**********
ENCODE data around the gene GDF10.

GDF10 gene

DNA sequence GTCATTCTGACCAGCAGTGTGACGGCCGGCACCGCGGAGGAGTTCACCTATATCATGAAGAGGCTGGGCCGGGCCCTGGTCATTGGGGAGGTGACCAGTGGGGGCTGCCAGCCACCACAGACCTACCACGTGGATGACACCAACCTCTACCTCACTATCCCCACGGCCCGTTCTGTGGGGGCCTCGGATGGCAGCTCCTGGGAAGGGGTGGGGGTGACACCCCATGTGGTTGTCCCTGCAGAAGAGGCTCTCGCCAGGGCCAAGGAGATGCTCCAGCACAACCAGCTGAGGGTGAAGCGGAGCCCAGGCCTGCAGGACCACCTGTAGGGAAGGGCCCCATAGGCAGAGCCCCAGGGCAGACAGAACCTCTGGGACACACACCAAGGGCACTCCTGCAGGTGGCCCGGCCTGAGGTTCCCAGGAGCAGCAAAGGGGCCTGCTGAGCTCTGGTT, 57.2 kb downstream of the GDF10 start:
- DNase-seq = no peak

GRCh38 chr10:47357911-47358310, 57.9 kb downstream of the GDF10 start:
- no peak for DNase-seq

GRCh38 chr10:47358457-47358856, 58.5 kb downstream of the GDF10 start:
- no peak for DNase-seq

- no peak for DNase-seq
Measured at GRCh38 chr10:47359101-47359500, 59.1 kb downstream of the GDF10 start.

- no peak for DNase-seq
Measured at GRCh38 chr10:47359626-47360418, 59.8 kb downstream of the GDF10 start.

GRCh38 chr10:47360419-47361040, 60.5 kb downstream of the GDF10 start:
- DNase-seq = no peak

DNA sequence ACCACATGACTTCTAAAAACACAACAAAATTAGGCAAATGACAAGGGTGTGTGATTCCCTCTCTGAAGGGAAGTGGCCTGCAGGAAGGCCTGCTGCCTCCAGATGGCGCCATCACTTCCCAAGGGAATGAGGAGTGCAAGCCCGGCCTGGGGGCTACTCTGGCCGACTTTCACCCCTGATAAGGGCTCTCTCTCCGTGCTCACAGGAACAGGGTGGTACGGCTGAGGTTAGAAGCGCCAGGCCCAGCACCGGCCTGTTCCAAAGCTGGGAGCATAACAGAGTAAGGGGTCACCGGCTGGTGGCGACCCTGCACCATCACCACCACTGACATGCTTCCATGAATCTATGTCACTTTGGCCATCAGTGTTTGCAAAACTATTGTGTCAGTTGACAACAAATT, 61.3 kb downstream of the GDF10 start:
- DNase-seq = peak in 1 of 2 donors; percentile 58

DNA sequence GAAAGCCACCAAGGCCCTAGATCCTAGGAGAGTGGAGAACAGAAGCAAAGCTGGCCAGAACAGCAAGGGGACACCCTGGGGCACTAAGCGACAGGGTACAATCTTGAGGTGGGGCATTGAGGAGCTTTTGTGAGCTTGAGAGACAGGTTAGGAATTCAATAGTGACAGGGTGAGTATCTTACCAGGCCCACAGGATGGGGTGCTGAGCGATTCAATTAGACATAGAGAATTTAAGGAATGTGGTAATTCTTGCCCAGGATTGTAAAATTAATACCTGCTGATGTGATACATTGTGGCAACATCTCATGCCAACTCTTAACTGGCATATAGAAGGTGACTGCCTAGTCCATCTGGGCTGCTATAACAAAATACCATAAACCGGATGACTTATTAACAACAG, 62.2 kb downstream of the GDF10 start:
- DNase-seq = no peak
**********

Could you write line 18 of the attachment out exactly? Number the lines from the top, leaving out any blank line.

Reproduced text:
- DNase-seq = no peak